[v2,2/4] perf-security: document collected perf_events/Perf data categories
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Message ID 6d075f2c-ada4-e56d-5bf8-d6d617b761db@linux.intel.com
State New
Headers show
  • admin-guide: extend perf-security with resource control, data categories and privileged users
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Commit Message

Alexey Budankov Feb. 7, 2019, 1:30 p.m. UTC
Document and categorize system and performance data into groups that
can be captured by perf_events/Perf and explicitly indicate the group
that can contain process sensitive data.

Signed-off-by: Alexey Budankov <alexey.budankov@linux.intel.com>
Changes in v2:
- applied comments on v1

 Documentation/admin-guide/perf-security.rst | 32 +++++++++++++++++++--
 1 file changed, 30 insertions(+), 2 deletions(-)

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diff --git a/Documentation/admin-guide/perf-security.rst b/Documentation/admin-guide/perf-security.rst
index 3915f07b9dea..e6eb7e1ee5ad 100644
--- a/Documentation/admin-guide/perf-security.rst
+++ b/Documentation/admin-guide/perf-security.rst
@@ -11,8 +11,34 @@  impose a considerable risk of leaking sensitive data accessed by monitored
 processes. The data leakage is possible both in scenarios of direct usage of
 perf_events system call API [2]_ and over data files generated by Perf tool user
 mode utility (Perf) [3]_ , [4]_ . The risk depends on the nature of data that
-perf_events performance monitoring units (PMU) [2]_ collect and expose for
-performance analysis. Having that said perf_events/Perf performance monitoring
+perf_events performance monitoring units (PMU) [2]_ and Perf collect and expose
+for performance analysis. Collected system and performance data may be split into
+several categories:
+1. System hardware and software configuration data, for example: a CPU model and
+   its cache configuration, an amount of available memory and its topology, used
+   kernel and Perf versions, performance monitoring setup including experiment
+   time, events configuration, Perf command line parameters, etc.
+2. User and kernel module paths and their load addresses with sizes, process and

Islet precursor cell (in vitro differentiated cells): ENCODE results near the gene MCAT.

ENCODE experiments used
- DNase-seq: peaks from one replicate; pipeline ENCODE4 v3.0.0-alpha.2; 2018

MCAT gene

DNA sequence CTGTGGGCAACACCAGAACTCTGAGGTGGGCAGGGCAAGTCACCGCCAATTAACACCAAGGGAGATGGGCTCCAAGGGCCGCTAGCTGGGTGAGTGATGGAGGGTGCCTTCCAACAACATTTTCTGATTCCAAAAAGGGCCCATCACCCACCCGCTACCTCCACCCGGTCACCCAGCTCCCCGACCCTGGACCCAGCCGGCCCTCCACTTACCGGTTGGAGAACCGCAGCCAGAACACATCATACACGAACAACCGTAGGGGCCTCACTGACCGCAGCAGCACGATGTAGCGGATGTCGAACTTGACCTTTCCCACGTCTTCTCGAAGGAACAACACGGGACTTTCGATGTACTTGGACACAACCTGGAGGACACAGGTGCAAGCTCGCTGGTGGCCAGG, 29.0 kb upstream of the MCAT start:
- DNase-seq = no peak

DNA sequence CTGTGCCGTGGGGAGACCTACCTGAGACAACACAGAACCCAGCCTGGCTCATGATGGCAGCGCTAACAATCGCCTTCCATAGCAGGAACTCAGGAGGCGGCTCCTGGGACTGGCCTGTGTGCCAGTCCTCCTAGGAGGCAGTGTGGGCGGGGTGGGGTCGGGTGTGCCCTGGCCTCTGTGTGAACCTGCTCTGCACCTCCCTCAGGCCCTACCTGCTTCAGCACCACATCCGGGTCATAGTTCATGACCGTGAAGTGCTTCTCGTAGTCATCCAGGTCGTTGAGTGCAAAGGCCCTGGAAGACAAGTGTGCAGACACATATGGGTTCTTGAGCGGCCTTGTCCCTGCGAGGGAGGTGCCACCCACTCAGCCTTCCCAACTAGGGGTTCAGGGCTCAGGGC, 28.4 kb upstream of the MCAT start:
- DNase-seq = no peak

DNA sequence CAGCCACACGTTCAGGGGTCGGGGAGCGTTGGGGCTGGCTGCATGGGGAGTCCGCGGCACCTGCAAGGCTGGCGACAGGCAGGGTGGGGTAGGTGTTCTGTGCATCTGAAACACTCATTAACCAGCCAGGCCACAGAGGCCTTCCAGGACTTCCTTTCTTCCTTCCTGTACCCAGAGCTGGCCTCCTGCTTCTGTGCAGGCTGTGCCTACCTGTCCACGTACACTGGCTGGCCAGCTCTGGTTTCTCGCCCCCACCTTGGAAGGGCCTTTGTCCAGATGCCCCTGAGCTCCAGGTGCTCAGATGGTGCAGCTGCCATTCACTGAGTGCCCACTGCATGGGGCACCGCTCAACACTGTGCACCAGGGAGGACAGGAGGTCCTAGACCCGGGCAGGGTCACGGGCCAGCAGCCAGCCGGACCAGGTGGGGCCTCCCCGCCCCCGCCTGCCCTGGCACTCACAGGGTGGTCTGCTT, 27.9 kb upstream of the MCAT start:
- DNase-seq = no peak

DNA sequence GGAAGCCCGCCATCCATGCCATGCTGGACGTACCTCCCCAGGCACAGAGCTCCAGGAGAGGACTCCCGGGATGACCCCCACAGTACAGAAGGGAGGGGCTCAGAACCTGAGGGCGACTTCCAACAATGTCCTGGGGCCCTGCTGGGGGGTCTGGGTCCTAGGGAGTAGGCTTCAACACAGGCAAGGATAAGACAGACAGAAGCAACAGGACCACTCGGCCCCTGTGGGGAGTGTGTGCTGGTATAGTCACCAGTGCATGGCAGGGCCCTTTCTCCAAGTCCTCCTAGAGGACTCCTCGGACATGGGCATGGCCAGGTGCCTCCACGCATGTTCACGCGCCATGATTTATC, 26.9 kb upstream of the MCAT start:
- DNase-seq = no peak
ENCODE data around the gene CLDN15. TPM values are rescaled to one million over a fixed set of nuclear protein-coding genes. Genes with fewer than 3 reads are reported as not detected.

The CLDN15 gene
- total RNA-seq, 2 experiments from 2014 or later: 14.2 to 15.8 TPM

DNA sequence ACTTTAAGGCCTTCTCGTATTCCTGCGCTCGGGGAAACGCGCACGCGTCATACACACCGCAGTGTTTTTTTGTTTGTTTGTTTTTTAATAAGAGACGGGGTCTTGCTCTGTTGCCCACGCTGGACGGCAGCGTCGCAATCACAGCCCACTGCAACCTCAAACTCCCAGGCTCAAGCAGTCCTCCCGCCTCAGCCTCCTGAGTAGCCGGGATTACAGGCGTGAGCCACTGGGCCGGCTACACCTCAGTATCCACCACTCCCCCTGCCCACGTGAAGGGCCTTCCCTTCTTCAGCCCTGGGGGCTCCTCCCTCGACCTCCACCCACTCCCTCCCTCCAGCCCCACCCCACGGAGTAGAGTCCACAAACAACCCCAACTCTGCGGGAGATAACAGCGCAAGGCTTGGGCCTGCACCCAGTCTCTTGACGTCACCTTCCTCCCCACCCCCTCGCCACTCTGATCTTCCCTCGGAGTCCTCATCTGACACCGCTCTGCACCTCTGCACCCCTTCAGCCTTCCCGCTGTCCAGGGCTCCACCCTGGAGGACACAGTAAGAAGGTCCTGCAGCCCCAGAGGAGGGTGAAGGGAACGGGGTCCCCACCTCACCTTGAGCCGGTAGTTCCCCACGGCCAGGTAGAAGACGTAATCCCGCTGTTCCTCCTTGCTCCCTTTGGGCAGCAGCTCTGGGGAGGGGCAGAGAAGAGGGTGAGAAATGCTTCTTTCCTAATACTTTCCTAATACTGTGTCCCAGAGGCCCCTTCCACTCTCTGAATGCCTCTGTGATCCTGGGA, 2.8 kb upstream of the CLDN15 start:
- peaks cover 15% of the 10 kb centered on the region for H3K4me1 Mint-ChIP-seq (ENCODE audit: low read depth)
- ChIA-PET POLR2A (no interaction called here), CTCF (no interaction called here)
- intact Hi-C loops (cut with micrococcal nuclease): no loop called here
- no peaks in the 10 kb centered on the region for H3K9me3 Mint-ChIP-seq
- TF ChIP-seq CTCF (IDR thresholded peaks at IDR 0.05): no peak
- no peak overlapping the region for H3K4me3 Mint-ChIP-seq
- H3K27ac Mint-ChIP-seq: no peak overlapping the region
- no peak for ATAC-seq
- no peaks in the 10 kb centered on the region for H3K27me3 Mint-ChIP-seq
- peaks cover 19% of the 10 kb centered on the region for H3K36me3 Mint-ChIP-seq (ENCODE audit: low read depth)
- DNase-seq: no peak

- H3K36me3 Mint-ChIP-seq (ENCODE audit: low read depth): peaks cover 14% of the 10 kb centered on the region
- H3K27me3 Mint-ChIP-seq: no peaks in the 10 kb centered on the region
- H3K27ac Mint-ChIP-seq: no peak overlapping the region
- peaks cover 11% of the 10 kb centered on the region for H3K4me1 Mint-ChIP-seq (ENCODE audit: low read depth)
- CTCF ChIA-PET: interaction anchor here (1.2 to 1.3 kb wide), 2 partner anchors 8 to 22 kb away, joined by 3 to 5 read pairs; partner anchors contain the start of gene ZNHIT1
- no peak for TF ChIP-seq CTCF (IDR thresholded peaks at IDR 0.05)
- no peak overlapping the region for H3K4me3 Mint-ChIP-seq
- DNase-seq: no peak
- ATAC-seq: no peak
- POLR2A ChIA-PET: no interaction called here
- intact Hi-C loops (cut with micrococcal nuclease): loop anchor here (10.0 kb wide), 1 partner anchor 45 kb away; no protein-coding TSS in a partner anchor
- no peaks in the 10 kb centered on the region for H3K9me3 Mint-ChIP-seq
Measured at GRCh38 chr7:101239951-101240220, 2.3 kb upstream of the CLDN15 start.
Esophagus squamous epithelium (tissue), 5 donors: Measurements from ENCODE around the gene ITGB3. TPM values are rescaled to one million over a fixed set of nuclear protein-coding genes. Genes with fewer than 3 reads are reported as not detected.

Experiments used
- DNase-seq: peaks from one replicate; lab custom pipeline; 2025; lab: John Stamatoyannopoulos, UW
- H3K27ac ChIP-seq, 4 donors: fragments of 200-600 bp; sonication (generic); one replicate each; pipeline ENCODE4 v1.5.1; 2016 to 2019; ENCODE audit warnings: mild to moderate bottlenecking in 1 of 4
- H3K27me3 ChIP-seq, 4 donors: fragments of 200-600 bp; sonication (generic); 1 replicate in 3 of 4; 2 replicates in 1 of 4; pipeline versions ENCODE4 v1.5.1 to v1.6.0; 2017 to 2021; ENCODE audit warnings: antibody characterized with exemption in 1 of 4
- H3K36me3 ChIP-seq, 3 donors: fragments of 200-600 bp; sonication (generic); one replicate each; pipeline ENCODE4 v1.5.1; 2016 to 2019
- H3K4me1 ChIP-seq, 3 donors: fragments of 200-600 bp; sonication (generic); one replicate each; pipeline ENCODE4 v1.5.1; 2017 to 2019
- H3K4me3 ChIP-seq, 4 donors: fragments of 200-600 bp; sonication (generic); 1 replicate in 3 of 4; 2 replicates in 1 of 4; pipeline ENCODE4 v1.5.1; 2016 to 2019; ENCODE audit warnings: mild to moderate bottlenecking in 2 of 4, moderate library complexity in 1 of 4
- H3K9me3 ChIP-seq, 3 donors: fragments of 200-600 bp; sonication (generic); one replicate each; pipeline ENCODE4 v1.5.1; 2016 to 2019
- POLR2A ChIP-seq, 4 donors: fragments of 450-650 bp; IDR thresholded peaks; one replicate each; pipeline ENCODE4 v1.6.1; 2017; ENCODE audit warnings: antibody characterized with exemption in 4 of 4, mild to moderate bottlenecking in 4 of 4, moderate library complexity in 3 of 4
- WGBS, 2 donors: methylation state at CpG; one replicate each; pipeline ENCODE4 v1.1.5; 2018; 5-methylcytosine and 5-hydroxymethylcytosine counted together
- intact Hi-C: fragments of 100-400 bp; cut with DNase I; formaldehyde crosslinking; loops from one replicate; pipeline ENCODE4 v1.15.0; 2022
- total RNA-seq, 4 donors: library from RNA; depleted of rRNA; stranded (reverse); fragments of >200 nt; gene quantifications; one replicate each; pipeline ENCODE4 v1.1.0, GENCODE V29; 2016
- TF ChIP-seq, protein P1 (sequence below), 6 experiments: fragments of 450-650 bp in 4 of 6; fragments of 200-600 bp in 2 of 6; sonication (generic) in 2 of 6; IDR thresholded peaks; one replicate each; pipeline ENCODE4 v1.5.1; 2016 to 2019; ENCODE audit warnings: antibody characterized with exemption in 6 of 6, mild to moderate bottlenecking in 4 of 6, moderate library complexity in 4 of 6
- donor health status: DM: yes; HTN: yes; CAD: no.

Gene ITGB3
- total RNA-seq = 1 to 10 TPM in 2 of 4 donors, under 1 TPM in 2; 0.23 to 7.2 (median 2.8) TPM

+   thread names with their PIDs and TIDs, timestamps for captured hardware and
+   software events.
+3. Content of kernel software counters (e.g., for context switches, page faults,
+   CPU migrations), architectural hardware performance counters (PMC) [8]_ and
+   machine specific registers (MSR) [9]_ that provide execution metrics for
+   various monitored parts of the system (e.g., memory controller (IMC), interconnect
+   (QPI/UPI) or peripheral (PCIe) uncore counters) without direct attribution to any
+   execution context state.
+4. Content of architectural execution context registers (e.g., RIP, RSP, RBP on
+   x86_64), process user and kernel space memory addresses and data, content of
+   various architectural MSRs that capture data from this category.
+Data that belong to the fourth category can potentially contain sensitive process
+data. If PMUs in some monitoring modes capture values of execution context registers
+or data from process memory then access to such monitoring capabilities requires
+to be ordered and secured properly. So, perf_events/Perf performance monitoring
 is the subject for security access control management [5]_ .
 perf_events/Perf access control
@@ -128,6 +154,8 @@  Bibliography
 .. [5] `<https://www.kernel.org/doc/html/latest/security/credentials.html>`_
 .. [6] `<http://man7.org/linux/man-pages/man7/capabilities.7.html>`_
 .. [7] `<http://man7.org/linux/man-pages/man2/ptrace.2.html>`_
+.. [8] `<https://en.wikipedia.org/wiki/Hardware_performance_counter>`_
+.. [9] `<https://en.wikipedia.org/wiki/Model-specific_register>`_
 .. [11] `<http://man7.org/linux/man-pages/man2/getrlimit.2.html>`_
 .. [12] `<http://man7.org/linux/man-pages/man5/limits.conf.5.html>`_